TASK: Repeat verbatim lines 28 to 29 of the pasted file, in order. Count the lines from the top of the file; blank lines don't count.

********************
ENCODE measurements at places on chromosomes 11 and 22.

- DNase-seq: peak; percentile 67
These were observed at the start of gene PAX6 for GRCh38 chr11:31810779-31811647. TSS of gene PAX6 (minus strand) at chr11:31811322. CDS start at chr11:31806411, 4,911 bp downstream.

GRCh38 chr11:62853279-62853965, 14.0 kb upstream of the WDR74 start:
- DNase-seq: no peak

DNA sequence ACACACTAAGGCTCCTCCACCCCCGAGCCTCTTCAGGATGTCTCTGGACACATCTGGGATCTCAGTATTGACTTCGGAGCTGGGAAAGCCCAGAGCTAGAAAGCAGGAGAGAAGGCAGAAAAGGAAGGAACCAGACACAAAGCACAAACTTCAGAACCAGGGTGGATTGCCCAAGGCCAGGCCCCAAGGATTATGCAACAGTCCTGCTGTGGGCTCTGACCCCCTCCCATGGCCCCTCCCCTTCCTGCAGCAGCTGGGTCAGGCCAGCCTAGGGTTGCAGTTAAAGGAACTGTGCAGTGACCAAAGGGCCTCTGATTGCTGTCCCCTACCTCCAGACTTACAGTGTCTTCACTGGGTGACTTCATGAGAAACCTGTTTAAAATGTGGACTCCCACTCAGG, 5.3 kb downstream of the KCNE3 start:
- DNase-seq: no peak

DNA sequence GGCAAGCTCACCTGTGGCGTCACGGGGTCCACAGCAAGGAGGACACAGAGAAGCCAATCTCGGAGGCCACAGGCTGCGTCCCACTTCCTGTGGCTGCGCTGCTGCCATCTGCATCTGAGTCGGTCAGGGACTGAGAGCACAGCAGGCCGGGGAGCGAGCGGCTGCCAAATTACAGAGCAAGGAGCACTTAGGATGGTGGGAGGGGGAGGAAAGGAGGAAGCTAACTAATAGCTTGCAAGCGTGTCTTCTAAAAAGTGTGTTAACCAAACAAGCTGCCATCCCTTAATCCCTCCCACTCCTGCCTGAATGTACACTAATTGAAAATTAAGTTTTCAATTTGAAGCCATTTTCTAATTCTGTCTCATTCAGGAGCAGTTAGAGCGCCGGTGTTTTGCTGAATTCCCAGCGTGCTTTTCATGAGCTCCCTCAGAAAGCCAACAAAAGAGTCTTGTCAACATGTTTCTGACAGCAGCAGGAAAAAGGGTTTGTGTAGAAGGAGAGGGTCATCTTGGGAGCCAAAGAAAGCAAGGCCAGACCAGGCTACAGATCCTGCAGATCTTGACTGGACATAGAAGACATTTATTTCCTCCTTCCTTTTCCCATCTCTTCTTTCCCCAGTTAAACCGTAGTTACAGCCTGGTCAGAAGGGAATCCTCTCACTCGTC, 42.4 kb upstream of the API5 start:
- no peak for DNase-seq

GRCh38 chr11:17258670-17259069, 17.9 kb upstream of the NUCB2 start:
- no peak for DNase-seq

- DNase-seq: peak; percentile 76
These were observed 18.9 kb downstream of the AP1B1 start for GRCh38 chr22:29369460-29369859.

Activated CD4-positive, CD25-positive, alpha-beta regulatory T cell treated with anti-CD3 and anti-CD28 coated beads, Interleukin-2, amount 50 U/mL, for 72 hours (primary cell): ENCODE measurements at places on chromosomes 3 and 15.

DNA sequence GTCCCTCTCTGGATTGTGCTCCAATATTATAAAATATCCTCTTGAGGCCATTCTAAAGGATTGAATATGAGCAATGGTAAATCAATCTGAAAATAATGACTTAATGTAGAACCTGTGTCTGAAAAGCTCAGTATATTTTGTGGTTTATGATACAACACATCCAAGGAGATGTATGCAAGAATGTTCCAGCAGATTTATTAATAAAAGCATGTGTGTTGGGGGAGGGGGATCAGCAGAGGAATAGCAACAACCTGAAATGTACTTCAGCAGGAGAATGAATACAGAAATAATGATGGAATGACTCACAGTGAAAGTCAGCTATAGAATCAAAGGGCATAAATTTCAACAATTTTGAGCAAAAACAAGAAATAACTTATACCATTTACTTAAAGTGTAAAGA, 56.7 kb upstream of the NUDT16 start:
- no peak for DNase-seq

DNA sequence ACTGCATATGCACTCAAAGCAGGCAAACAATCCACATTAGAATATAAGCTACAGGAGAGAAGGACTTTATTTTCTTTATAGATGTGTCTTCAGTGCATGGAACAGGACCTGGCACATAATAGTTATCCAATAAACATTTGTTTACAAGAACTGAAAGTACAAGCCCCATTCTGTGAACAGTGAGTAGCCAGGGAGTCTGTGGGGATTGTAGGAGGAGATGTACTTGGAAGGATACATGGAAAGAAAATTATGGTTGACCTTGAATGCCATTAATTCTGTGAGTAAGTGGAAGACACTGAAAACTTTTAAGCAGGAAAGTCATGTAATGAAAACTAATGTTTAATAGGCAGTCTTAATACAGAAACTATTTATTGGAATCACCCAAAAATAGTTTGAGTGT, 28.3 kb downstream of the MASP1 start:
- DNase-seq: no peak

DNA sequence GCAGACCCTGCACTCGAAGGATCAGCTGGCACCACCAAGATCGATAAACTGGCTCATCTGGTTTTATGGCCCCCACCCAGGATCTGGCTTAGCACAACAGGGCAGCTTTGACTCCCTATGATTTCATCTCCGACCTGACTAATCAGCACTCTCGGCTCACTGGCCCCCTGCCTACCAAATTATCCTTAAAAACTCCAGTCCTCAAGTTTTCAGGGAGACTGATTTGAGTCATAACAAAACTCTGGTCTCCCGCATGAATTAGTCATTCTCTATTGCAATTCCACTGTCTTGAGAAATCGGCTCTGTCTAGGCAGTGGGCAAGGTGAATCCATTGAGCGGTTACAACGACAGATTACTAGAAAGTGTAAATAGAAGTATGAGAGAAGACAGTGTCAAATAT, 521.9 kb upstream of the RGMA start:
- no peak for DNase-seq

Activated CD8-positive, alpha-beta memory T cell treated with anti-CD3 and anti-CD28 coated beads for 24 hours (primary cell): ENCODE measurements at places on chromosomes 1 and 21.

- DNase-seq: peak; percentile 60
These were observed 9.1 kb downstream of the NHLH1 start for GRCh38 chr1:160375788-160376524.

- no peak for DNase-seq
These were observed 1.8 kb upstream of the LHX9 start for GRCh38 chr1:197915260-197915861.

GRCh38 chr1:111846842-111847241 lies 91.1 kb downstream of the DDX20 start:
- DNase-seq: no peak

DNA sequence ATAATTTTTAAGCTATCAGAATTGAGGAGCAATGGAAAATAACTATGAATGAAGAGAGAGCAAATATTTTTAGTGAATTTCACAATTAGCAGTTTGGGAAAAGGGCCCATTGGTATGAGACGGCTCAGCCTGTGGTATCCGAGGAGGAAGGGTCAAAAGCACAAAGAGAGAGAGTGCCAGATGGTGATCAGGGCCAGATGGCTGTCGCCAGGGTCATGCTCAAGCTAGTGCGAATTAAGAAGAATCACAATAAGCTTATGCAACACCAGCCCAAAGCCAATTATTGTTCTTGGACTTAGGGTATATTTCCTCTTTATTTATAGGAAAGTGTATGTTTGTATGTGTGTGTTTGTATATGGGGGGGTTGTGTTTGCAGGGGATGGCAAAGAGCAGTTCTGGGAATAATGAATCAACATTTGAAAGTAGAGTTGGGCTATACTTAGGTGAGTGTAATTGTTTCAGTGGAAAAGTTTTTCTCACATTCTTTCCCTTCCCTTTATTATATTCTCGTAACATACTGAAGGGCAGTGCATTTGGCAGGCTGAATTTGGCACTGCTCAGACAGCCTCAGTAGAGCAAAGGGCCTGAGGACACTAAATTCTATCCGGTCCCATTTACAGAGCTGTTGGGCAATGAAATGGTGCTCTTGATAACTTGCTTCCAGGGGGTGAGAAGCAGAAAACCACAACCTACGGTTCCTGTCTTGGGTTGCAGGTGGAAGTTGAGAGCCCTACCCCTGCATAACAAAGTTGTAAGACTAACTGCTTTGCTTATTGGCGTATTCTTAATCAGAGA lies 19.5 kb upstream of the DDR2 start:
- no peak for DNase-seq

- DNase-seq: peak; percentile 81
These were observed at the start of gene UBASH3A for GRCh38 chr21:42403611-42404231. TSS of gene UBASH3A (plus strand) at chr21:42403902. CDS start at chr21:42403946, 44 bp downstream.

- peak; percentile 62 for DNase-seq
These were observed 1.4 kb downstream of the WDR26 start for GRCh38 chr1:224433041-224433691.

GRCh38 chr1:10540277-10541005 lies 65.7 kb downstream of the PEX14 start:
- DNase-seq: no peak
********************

DNA sequence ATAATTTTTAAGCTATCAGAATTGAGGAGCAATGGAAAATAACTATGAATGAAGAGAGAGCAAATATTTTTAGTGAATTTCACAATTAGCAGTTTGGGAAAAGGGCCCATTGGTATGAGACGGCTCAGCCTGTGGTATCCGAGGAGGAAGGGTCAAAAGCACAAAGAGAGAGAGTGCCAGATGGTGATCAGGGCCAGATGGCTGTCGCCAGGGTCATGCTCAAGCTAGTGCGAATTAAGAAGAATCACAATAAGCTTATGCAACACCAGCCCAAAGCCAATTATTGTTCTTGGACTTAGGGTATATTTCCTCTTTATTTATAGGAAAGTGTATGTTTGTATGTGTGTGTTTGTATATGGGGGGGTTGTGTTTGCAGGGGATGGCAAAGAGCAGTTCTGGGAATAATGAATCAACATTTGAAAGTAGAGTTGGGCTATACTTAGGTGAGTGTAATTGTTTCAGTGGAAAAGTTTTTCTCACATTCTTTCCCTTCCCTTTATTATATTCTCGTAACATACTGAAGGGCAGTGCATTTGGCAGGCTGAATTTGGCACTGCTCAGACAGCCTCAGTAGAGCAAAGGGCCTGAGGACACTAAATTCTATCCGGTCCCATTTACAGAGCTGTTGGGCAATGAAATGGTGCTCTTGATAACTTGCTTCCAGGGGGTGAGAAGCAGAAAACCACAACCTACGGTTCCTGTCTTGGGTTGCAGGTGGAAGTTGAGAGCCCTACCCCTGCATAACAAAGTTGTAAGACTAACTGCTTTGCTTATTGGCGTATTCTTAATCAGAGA lies 19.5 kb upstream of the DDR2 start:
- no peak for DNase-seq